December 2005 | Amy Retzinger '95

Amy Retzinger '95 (Literary Agent, VERVE)

By Dominique Kalil '00

Something that always strikes me when I write these profiles is the absolute randomness (and I mean lottery winning type odds) with which the people I interview have ended up in the careers and places they have. Very few have deliberately contrived or perfectly cultured careers from the get go. In the end, however, these seemingly accidental careers always manage to match perfectly with the person's personality and professionalism for the task. Maybe this phenomenon is really just the universe keeping the world in order. If a person finally gravitates to that at which they are naturally gifted, then it's only natural they will excel with the same effortless perfection.

Amy Retzinger '95 started off premed at Harvard, but half way through decided to make a change and pursue a 'greater unknown' and (VES) Visual and Environmental Science. She hasn't looked back since. Following graduation she stayed in Cambridge, living in a house with four other Harvard grads while working at a low key production company. Amy admits to enjoying the work, but I get the sense she felt a little restricted. So she found her mettle, packed her suitcase, emptied her bank account and headed out to Los Angeles. There she crashed on the couch of one of her former Cambridge roommates – Abram Hatch ’96 – who also helped her to get interviews for assistant jobs around town. She ended up working at The Gersh Agency, in the TV literary department. Through a series of chance events (there's that theme again), just as Amy was about to start another assistant-ship elsewhere, an agent suddenly left Gersh, living an open position. Amy grabbed the opportunity and hasn't missed a step since.

Nurturing connections and catering to clients takes patience and tolerance – even in the short time I spoke with Amy, I sensed there was an abundance of each. However, what struck me as particularly exceptional was Amy's memory, which I'm guessing has been another key element to her success. Like most people, when I like a particular television episode, I might remember the episode name, and at best the name of the guest star. Not Amy, however. When I spoke to her and we began discussing all the random things that might pertain to this interview, she mentioned how back in college her favorite ER episode was called "Love's Labor's Lost" and that she recently had run into the author, Dr. Lance Gentile, recognized him and struck up a conversation. Her ability to remember details such as these struck me as really impressive.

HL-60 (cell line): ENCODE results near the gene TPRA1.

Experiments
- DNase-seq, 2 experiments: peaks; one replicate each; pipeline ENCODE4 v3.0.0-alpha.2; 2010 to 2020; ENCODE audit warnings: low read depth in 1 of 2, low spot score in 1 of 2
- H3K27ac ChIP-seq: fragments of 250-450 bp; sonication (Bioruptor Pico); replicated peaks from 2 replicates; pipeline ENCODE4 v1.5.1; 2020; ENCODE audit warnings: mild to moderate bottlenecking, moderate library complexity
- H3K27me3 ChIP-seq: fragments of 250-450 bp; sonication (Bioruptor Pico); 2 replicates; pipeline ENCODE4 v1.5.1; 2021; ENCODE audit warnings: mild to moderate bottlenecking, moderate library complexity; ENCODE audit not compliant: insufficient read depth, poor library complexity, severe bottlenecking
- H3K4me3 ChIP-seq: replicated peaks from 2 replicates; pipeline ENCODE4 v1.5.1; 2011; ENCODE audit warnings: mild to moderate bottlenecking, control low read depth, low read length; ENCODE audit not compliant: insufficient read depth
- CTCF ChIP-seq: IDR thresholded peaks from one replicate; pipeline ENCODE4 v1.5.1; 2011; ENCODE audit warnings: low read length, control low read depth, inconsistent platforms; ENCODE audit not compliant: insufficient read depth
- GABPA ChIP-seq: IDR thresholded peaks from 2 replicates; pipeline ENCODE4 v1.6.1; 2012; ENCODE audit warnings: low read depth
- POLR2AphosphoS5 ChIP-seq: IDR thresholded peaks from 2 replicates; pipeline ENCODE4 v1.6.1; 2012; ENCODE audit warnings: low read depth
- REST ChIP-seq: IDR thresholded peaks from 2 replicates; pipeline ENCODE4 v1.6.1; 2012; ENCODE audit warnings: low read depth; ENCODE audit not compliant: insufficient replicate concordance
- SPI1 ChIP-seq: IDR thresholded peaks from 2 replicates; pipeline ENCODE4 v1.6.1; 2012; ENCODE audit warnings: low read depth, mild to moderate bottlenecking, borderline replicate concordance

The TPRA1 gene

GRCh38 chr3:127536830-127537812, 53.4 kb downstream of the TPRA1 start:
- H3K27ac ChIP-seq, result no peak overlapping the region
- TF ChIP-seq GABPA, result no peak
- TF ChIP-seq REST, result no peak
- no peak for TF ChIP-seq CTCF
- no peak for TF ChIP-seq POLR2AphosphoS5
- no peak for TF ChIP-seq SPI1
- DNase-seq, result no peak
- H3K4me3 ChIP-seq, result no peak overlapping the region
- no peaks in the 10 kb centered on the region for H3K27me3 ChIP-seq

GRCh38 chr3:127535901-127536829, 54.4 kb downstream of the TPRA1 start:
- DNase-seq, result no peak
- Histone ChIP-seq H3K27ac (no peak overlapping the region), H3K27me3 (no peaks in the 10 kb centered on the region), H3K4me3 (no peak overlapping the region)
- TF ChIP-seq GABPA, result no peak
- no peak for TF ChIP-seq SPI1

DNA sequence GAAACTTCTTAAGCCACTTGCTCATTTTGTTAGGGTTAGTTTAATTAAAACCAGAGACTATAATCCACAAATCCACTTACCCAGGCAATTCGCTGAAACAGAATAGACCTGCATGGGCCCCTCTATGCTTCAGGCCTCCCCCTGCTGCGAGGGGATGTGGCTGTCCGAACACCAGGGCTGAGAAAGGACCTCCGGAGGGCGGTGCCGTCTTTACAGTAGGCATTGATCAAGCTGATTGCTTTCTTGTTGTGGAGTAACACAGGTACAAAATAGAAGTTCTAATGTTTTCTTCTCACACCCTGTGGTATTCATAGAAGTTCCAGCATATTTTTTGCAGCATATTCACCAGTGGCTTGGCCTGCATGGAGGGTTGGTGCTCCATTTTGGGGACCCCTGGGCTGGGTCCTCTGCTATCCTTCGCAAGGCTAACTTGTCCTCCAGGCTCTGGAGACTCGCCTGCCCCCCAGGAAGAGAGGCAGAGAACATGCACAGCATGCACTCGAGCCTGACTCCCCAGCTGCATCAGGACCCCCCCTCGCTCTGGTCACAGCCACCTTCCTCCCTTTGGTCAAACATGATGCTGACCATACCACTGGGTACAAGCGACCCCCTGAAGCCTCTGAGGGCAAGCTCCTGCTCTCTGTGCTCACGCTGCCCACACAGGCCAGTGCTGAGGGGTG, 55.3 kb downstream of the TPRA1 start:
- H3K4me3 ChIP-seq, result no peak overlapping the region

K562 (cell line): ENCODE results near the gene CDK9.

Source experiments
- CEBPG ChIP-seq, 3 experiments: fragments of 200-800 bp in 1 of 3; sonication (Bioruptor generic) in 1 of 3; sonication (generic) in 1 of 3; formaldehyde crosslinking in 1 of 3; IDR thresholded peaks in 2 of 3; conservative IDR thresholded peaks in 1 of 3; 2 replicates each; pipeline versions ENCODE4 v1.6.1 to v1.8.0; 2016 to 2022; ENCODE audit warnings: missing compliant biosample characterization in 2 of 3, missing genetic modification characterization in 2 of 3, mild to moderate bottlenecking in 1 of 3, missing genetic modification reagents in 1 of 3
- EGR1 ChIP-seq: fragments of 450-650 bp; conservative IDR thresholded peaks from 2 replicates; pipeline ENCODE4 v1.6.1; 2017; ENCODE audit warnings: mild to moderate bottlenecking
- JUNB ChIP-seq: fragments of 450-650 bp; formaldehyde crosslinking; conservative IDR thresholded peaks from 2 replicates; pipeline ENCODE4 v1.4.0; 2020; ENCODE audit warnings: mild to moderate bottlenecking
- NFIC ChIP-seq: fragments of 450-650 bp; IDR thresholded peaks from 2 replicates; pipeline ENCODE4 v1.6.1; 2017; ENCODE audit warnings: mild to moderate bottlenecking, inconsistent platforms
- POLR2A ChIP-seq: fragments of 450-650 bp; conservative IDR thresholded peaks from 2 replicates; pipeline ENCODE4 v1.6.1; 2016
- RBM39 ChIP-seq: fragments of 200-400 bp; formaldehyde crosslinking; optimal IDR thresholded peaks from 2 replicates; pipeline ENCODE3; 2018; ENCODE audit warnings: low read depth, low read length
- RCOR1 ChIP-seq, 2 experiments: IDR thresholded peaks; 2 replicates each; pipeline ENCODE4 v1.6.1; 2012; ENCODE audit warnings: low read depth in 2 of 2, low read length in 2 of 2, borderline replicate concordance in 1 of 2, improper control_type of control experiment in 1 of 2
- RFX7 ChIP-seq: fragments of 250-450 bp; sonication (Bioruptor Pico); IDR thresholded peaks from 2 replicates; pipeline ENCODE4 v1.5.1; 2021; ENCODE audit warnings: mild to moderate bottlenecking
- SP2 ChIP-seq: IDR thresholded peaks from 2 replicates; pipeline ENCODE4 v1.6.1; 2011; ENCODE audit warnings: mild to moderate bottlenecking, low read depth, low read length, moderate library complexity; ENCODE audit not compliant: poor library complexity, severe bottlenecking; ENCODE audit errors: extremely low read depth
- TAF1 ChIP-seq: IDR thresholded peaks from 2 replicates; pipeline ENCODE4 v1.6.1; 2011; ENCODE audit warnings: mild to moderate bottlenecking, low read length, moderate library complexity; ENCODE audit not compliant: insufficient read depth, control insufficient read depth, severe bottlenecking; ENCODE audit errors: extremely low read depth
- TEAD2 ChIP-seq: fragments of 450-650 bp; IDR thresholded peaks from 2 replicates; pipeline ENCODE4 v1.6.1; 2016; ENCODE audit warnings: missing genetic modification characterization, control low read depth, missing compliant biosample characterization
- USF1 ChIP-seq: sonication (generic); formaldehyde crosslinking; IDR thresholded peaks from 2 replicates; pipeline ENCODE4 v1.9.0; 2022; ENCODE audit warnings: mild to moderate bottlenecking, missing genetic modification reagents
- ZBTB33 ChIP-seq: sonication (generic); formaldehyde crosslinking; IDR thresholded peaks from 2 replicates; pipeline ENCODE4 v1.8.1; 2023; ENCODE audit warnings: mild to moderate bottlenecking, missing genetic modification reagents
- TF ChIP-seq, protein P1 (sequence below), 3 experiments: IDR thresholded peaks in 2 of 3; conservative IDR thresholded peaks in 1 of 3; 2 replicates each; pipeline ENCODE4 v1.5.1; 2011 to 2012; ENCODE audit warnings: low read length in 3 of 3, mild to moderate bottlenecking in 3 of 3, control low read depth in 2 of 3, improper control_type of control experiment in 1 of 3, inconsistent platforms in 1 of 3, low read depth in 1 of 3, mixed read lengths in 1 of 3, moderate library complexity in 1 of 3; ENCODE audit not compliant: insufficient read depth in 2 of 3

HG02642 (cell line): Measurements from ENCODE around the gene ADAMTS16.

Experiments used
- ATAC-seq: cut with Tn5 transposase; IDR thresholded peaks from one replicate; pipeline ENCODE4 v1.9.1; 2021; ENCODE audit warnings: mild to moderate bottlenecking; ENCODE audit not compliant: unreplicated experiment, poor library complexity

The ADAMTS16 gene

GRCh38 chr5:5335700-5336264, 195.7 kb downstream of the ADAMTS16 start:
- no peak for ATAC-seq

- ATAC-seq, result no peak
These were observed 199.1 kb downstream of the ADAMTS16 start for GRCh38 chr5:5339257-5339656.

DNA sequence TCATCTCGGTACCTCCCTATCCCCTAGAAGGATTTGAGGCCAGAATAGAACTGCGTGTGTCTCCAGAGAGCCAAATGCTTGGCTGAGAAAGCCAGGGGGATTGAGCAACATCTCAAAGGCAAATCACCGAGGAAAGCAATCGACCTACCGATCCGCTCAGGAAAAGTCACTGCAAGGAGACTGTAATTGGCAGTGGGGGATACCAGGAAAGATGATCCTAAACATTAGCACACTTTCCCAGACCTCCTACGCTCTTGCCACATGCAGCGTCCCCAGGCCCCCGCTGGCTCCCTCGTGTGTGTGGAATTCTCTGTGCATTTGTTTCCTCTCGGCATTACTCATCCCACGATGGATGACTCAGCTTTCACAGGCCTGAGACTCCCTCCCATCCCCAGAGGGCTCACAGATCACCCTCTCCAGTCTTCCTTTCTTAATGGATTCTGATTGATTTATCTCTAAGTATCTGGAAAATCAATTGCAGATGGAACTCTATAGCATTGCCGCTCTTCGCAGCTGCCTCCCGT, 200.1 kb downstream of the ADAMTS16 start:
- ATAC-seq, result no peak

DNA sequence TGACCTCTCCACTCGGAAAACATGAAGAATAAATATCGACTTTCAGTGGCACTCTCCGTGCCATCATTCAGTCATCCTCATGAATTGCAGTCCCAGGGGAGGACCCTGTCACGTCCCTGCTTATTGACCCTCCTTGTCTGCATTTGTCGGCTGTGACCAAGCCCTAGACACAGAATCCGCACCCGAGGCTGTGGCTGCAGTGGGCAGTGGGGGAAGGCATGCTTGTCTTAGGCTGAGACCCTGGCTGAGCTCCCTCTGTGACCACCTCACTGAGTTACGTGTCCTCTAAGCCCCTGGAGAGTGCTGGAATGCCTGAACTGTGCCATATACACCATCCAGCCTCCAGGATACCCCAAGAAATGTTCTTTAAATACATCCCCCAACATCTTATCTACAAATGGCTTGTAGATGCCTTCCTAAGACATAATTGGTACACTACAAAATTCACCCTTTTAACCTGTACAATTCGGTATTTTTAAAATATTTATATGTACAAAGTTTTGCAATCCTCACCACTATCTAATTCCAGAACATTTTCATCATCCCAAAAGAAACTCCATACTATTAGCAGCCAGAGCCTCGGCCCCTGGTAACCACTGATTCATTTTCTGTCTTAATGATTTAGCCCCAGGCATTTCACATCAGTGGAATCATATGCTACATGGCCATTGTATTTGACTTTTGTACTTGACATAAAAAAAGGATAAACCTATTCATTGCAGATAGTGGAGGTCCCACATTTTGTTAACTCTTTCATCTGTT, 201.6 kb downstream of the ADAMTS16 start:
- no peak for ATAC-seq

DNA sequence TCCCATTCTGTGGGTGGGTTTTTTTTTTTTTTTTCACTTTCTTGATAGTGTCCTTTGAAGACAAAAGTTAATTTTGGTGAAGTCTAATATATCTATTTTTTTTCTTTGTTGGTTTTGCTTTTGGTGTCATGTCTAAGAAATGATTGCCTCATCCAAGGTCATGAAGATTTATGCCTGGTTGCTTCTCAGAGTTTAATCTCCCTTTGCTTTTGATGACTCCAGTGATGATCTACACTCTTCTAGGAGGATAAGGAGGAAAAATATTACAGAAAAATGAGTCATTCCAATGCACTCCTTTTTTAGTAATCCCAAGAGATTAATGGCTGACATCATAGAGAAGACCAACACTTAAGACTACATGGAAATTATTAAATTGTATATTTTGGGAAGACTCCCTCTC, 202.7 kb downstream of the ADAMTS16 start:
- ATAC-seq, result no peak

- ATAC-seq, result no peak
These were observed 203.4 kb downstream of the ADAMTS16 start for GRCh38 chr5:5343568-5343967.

Before wrapping up our chat, we discussed how difficult it is to not take things personally in this industry, especially in the agency world. Interpersonal skills are crucial. Clients become friends. And long workdays combined with after-hours script reading, set visits, tapings, drinks, and dinners make the job all-consuming. I can only imagine, then, how tough it is when clients decide to change agencies, which in a fluid market happens all the time. It takes a thick skin, no doubt. Of course this has rarely been Amy's experience, I'm sure largely due to her solid work ethic and her ability to "work her butt off" for her clients. For all aspiring future agents out there, Amy had some advice: "hustle!"

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